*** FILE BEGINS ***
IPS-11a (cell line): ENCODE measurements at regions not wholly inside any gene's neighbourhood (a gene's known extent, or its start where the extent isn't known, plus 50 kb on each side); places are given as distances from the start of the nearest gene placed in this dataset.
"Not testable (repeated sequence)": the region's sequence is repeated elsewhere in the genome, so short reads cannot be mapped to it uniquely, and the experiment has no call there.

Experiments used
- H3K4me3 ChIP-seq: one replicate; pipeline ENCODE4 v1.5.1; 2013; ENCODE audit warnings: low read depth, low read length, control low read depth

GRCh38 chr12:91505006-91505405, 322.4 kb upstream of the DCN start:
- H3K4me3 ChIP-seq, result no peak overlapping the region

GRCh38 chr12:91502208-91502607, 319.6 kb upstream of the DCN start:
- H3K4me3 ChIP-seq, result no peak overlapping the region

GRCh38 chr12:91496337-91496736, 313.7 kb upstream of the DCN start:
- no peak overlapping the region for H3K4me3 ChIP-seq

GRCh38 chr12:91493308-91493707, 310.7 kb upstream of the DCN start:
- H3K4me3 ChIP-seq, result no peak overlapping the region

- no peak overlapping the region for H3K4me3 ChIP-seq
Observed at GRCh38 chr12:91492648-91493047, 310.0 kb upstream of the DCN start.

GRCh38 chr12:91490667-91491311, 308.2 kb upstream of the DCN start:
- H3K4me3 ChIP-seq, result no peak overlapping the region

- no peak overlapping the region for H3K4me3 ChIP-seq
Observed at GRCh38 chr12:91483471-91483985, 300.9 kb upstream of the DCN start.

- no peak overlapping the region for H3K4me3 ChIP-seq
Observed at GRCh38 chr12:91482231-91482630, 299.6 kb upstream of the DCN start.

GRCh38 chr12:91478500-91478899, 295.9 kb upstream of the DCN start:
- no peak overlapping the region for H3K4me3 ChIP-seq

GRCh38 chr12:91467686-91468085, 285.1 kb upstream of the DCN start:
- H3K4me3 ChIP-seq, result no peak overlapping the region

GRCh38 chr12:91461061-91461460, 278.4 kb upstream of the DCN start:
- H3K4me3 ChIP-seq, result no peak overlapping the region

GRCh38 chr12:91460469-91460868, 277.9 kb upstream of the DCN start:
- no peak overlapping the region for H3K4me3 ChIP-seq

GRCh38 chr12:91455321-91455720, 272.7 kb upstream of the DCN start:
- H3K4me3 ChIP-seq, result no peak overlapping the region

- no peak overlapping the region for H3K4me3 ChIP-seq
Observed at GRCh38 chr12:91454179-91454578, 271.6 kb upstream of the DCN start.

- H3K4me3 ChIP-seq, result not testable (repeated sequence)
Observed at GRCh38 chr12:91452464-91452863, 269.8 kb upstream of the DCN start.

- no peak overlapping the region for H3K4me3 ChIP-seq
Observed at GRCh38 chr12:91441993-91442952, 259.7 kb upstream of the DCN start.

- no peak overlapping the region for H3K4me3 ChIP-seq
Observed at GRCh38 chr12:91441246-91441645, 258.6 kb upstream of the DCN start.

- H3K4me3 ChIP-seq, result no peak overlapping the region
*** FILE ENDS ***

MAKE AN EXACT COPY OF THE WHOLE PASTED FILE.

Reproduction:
IPS-11a (cell line): ENCODE measurements at regions not wholly inside any gene's neighbourhood (a gene's known extent, or its start where the extent isn't known, plus 50 kb on each side); places are given as distances from the start of the nearest gene placed in this dataset.
"Not testable (repeated sequence)": the region's sequence is repeated elsewhere in the genome, so short reads cannot be mapped to it uniquely, and the experiment has no call there.

Experiments used
- H3K4me3 ChIP-seq: one replicate; pipeline ENCODE4 v1.5.1; 2013; ENCODE audit warnings: low read depth, low read length, control low read depth

GRCh38 chr12:91505006-91505405, 322.4 kb upstream of the DCN start:
- H3K4me3 ChIP-seq, result no peak overlapping the region

GRCh38 chr12:91502208-91502607, 319.6 kb upstream of the DCN start:
- H3K4me3 ChIP-seq, result no peak overlapping the region

GRCh38 chr12:91496337-91496736, 313.7 kb upstream of the DCN start:
- no peak overlapping the region for H3K4me3 ChIP-seq

GRCh38 chr12:91493308-91493707, 310.7 kb upstream of the DCN start:
- H3K4me3 ChIP-seq, result no peak overlapping the region

- no peak overlapping the region for H3K4me3 ChIP-seq
Observed at GRCh38 chr12:91492648-91493047, 310.0 kb upstream of the DCN start.

GRCh38 chr12:91490667-91491311, 308.2 kb upstream of the DCN start:
- H3K4me3 ChIP-seq, result no peak overlapping the region

- no peak overlapping the region for H3K4me3 ChIP-seq
Observed at GRCh38 chr12:91483471-91483985, 300.9 kb upstream of the DCN start.

- no peak overlapping the region for H3K4me3 ChIP-seq
Observed at GRCh38 chr12:91482231-91482630, 299.6 kb upstream of the DCN start.

GRCh38 chr12:91478500-91478899, 295.9 kb upstream of the DCN start:
- no peak overlapping the region for H3K4me3 ChIP-seq

GRCh38 chr12:91467686-91468085, 285.1 kb upstream of the DCN start:
- H3K4me3 ChIP-seq, result no peak overlapping the region

GRCh38 chr12:91461061-91461460, 278.4 kb upstream of the DCN start:
- H3K4me3 ChIP-seq, result no peak overlapping the region

GRCh38 chr12:91460469-91460868, 277.9 kb upstream of the DCN start:
- no peak overlapping the region for H3K4me3 ChIP-seq

GRCh38 chr12:91455321-91455720, 272.7 kb upstream of the DCN start:
- H3K4me3 ChIP-seq, result no peak overlapping the region

- no peak overlapping the region for H3K4me3 ChIP-seq
Observed at GRCh38 chr12:91454179-91454578, 271.6 kb upstream of the DCN start.

- H3K4me3 ChIP-seq, result not testable (repeated sequence)
Observed at GRCh38 chr12:91452464-91452863, 269.8 kb upstream of the DCN start.

- no peak overlapping the region for H3K4me3 ChIP-seq
Observed at GRCh38 chr12:91441993-91442952, 259.7 kb upstream of the DCN start.

- no peak overlapping the region for H3K4me3 ChIP-seq
Observed at GRCh38 chr12:91441246-91441645, 258.6 kb upstream of the DCN start.

- H3K4me3 ChIP-seq, result no peak overlapping the region